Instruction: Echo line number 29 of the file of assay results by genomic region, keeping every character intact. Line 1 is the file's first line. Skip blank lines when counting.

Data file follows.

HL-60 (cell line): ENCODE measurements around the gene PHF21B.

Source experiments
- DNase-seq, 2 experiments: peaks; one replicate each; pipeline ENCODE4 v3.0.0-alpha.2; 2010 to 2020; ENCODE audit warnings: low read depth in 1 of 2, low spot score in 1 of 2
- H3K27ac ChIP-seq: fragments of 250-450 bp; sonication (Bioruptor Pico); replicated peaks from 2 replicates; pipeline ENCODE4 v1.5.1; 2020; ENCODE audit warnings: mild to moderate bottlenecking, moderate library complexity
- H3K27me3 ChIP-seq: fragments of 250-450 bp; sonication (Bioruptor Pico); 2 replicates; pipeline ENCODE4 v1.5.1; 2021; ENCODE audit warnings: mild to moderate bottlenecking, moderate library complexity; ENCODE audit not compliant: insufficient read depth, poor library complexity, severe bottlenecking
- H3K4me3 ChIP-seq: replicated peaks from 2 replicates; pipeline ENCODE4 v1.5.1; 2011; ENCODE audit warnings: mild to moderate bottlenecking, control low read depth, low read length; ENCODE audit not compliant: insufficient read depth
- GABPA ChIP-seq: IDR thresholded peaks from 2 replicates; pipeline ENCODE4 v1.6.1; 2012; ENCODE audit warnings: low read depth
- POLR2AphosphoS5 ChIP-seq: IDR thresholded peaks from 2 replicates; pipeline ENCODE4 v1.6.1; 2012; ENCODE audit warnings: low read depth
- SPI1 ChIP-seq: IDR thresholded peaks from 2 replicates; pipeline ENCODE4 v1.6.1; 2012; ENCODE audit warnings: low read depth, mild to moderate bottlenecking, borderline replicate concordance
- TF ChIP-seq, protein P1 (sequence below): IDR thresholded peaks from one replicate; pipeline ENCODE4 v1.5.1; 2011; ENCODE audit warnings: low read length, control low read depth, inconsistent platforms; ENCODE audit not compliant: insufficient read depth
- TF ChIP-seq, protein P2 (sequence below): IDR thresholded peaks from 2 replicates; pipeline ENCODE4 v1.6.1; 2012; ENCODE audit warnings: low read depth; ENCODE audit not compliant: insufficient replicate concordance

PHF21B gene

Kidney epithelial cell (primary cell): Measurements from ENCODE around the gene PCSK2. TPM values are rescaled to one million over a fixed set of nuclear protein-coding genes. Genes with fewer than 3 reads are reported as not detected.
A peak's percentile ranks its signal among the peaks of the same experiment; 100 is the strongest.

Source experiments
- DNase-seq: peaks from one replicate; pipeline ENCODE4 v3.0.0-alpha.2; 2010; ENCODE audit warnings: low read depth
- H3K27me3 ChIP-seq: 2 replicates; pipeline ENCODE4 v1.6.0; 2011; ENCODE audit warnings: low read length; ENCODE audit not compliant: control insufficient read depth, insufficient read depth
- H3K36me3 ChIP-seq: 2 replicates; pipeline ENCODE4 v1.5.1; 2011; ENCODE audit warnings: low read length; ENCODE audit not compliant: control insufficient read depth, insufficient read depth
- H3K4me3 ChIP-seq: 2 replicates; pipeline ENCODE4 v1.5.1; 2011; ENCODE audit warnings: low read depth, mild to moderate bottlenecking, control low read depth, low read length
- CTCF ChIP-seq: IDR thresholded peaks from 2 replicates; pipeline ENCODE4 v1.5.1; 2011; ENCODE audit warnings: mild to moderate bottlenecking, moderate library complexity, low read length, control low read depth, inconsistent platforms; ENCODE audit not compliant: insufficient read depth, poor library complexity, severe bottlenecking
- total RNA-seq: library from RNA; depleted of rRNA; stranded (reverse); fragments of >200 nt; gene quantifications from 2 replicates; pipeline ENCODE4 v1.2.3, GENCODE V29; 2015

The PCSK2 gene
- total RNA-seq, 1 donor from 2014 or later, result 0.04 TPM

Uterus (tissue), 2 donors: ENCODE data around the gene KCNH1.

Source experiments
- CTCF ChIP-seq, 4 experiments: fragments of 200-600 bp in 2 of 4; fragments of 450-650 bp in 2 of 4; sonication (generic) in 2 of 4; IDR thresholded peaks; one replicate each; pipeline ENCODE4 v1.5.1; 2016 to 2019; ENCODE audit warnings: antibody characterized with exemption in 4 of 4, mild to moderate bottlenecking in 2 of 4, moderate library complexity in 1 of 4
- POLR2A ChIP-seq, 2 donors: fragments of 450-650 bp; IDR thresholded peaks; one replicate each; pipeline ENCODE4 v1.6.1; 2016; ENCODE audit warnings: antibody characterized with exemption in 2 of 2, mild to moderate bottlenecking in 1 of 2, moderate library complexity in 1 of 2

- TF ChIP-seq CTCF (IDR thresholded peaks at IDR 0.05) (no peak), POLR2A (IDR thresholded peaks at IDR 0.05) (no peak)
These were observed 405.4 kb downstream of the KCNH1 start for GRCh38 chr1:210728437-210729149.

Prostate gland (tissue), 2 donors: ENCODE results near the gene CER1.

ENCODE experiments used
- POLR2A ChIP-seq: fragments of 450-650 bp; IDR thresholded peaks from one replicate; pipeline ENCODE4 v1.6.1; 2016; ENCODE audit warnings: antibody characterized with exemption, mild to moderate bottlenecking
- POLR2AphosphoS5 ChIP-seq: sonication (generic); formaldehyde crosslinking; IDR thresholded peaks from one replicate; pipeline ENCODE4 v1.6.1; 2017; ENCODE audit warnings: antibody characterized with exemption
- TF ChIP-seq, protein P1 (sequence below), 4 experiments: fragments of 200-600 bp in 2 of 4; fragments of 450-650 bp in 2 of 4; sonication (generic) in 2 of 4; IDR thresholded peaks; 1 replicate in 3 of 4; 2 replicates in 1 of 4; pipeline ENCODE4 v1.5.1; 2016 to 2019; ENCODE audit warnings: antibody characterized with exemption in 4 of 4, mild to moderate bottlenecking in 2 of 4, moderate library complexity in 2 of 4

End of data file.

These were observed 405.4 kb downstream of the KCNH1 start for GRCh38 chr1:210728437-210729149.